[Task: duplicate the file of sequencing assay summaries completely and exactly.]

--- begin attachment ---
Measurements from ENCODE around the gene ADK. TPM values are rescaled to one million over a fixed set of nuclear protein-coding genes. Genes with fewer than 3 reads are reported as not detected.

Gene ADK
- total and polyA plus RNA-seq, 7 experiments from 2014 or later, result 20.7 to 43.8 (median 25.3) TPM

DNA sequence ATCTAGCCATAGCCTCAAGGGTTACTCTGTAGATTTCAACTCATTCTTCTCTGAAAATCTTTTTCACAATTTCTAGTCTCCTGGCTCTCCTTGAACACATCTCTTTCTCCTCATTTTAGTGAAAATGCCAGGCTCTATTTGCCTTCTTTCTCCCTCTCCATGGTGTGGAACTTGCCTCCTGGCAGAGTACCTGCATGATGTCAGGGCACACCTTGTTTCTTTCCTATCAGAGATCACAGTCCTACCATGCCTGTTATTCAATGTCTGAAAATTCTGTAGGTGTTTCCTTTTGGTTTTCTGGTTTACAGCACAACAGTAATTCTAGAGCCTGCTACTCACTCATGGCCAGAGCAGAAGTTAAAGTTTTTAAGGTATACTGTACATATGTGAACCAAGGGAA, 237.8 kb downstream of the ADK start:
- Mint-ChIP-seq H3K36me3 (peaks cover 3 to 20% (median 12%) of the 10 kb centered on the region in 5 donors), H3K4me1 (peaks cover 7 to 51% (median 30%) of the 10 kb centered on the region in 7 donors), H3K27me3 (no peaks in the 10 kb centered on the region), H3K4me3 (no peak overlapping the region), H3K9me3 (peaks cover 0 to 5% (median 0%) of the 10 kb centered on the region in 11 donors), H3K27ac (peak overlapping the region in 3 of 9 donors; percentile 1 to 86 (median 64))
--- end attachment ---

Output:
Measurements from ENCODE around the gene ADK. TPM values are rescaled to one million over a fixed set of nuclear protein-coding genes. Genes with fewer than 3 reads are reported as not detected.

Gene ADK
- total and polyA plus RNA-seq, 7 experiments from 2014 or later, result 20.7 to 43.8 (median 25.3) TPM

DNA sequence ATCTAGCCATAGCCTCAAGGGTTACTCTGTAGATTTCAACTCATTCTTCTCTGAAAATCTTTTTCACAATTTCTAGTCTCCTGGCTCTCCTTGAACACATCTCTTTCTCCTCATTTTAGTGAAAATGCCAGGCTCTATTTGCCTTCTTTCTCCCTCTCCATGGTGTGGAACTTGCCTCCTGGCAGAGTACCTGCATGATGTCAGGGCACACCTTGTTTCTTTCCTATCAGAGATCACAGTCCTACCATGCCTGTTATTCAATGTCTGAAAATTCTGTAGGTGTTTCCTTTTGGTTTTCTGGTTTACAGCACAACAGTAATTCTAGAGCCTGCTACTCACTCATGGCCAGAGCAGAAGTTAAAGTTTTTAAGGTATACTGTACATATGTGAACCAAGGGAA, 237.8 kb downstream of the ADK start:
- Mint-ChIP-seq H3K36me3 (peaks cover 3 to 20% (median 12%) of the 10 kb centered on the region in 5 donors), H3K4me1 (peaks cover 7 to 51% (median 30%) of the 10 kb centered on the region in 7 donors), H3K27me3 (no peaks in the 10 kb centered on the region), H3K4me3 (no peak overlapping the region), H3K9me3 (peaks cover 0 to 5% (median 0%) of the 10 kb centered on the region in 11 donors), H3K27ac (peak overlapping the region in 3 of 9 donors; percentile 1 to 86 (median 64))